Date: Sunday, November 8, 2015
Session Type: ACR Poster Session A
Session Time: 9:00AM-11:00AM
Background/Purpose: Histological and bacteriological analysis of synovial tissue (ST) can be useful in the diagnosis of arthritis of undetermined origin. Ultrasound can assist this biopsy in directing the needle to relevant sites within the joint as well as allowing an evaluation of synovial inflammation and thickness.
The aims of this study were to describe the indications for US guided synovial biopsies in clinical practice, to determine the rate of success in acquiring ST using this approach and to determine how frequently the synovial biopsy can lead to a definite diagnosis.
Methods: Synovial biopsies of small and large joints were performed under US guidance (Philips HD11 XE) between January 2007 and December 2014 using a semi-automatic core biopsy needle (Tru-cutR).
The patient cohort was characterized clinically. Crystal microscopy, bacteriological (with PCR for Whipple or Lyme disease), mycobacteriological and fungal analysis were performed according to the clinical presentation. Histological features of biopsies were described.
The biopsy procedure was considered as successful if synovial tissue was found at histological examination.
Results: Seventy-two patients underwent 74 synovial biopsies. Fifty-three percent were men and average age was 58,7 years (+/- 16,97).
Biopsies were performed in the following joints: knee (n=42; 56%), ankle (n=7; 10%), wrist (n=7; 10%), shoulder (n=6; 8%), hip (n=4), sterno-clavicular (n=3), elbow (n=3), pubic symphysis (n=1), acromio-clavicular (n=1), first metatarsophalangeal (n=1).
Patients presented with a chronic (> 3 months) monoarthritis in 42 cases (56%), an acute monoarthritis in 17 cases (23%), a chronic polyarthritis in 13 cases (18%), an acute polyarthritis, a chronic tenosynovitis and a chronic bursitis in 1 case respectively.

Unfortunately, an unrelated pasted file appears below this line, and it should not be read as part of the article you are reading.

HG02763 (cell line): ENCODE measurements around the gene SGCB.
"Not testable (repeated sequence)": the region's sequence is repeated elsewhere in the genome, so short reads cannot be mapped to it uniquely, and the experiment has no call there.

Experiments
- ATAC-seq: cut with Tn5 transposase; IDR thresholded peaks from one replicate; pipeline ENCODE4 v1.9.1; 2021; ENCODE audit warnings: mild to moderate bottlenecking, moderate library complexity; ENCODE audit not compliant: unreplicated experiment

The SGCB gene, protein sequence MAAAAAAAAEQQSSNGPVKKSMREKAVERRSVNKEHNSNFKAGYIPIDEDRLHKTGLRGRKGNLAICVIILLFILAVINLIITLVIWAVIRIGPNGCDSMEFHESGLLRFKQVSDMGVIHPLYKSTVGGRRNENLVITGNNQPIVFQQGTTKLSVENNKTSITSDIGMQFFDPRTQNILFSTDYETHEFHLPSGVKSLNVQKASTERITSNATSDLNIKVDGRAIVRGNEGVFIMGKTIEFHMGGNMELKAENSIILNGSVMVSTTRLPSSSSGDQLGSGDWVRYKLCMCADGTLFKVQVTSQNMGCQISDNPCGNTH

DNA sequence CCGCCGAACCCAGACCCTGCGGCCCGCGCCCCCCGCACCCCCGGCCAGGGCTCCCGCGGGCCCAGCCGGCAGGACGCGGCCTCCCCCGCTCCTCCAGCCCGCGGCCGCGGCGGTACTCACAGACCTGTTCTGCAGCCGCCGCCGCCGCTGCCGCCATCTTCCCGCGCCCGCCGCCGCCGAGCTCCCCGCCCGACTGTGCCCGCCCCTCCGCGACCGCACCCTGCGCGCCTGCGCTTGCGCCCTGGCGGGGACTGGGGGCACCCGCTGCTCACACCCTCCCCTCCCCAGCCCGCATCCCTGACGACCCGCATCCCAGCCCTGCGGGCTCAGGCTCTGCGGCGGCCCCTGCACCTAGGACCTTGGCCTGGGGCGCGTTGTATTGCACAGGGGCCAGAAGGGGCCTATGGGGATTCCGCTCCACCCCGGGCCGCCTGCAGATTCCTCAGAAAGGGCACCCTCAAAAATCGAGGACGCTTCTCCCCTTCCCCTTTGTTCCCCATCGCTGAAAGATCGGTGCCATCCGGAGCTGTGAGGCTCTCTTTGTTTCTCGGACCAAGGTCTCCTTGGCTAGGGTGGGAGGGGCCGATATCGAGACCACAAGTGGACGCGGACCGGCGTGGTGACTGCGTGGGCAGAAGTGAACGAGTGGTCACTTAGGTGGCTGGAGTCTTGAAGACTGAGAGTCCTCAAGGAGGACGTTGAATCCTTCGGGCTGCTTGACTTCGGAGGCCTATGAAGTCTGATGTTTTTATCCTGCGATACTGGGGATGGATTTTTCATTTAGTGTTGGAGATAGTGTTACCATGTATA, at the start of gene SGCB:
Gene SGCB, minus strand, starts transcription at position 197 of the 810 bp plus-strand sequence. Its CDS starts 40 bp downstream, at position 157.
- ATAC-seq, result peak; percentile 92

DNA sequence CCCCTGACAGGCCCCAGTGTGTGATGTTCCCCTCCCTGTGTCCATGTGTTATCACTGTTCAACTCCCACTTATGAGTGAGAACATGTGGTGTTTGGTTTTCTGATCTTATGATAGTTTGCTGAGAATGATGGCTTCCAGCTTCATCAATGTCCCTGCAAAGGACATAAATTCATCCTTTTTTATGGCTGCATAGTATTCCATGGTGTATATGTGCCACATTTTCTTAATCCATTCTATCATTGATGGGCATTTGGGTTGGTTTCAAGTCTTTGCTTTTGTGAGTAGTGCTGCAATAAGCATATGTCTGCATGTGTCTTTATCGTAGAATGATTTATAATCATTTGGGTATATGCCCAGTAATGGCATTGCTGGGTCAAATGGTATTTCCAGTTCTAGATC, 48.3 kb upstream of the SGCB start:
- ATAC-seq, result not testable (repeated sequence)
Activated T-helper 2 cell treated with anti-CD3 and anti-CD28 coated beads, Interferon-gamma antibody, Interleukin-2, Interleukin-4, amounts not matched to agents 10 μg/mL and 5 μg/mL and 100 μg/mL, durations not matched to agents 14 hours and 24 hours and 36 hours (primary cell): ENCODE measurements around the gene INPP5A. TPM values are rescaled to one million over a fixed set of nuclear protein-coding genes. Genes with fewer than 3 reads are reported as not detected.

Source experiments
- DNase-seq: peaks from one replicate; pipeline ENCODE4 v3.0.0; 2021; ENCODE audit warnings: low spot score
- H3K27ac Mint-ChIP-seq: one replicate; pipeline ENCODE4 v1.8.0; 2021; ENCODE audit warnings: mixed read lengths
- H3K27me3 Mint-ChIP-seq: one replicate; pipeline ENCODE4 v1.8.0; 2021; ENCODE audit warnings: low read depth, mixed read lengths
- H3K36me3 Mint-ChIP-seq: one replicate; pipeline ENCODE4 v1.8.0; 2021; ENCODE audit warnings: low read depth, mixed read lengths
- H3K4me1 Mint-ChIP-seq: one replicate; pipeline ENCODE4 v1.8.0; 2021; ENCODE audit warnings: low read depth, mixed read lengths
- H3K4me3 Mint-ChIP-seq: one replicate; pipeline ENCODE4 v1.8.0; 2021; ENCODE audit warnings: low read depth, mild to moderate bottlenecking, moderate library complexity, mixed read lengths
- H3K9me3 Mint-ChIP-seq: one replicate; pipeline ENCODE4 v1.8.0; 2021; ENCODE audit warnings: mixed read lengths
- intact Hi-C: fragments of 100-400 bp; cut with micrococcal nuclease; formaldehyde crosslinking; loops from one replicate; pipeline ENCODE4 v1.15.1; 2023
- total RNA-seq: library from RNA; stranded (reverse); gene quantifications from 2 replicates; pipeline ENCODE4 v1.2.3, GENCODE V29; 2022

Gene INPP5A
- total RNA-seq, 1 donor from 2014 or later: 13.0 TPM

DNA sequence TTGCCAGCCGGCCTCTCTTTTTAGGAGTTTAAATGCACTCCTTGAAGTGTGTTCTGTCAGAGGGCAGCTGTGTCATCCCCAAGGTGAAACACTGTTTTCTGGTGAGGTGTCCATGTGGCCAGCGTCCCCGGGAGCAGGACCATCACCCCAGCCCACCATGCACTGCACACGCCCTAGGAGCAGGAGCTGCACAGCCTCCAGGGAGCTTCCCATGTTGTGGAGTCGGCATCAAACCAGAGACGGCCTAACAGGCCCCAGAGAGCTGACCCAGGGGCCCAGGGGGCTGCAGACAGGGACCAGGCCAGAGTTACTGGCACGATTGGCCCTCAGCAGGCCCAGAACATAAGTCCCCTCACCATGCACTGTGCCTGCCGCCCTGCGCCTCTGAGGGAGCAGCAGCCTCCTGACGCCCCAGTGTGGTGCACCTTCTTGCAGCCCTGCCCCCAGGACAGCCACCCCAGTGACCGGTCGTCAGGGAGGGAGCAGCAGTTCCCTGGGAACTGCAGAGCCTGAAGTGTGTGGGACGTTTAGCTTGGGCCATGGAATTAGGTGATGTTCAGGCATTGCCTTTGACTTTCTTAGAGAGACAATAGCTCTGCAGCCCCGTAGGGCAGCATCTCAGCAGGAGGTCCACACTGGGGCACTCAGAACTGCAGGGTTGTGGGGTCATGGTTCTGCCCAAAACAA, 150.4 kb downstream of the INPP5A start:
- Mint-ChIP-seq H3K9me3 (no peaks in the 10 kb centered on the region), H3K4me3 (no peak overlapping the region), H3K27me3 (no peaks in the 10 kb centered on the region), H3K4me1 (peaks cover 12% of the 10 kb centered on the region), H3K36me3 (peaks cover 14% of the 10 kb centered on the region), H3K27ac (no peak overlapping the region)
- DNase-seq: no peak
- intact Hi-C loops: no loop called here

Biopsies were performed to rule out the diagnosis of septic arthritis in 64 cases (85%) or of villonodular synovitis in 11 cases (15%).
US guided biopsy attempt succeeded in 85% of cases (63 on 74 biopsies performed). Failed biopsies retrieved fibrin deposition or adipose tissue.There was no difference on success rate between small and large joints.
Ten of the 63 biopsies (17,5% of patients) leaded to a definitive diagnosis: 2 septic arthritis (no bacteria found on cultures, but a typical histological aspect), 2 villonodular synovitis, 1 case of amyloid arthritis on a patient having no known myeloma, 1 joint localization of a mantle cell lymphoma, 1 gouty arthritis, 1 osteochondromatosis, 1 Whipple disease (positive PCR on synovial tissue, with negative PCR on synovial fluid) and 1 Lyme arthritis (positive PCR on synovial tissue). The histological analysis of the 54 other biopsies showed a non-specific cell infiltrate with lymphocytes and/or macrophages.
One patient presented a knee hemarthrosis 48 hours after the US guided biopsy.
Conclusion: Ultrasound guided synovial biopsies in clinical practice are performed on patients with heterogeneous features. The rate of success in acquiring synovial tissue is high. The procedure, when successful, leads to a definite diagnosis in more than 1 on 6 patients with an arthritis of undetermined origin.
To cite this abstract in AMA style:Najm A, Le Goff B, Maugars Y. Success Rate and Utility of Ultrasound Guided Synovial Biopsies in Clinical Practice [abstract]. Arthritis Rheumatol. 2015; 67 (suppl 10). https://acrabstracts.org/abstract/success-rate-and-utility-of-ultrasound-guided-synovial-biopsies-in-clinical-practice/. Accessed July 11, 2020.
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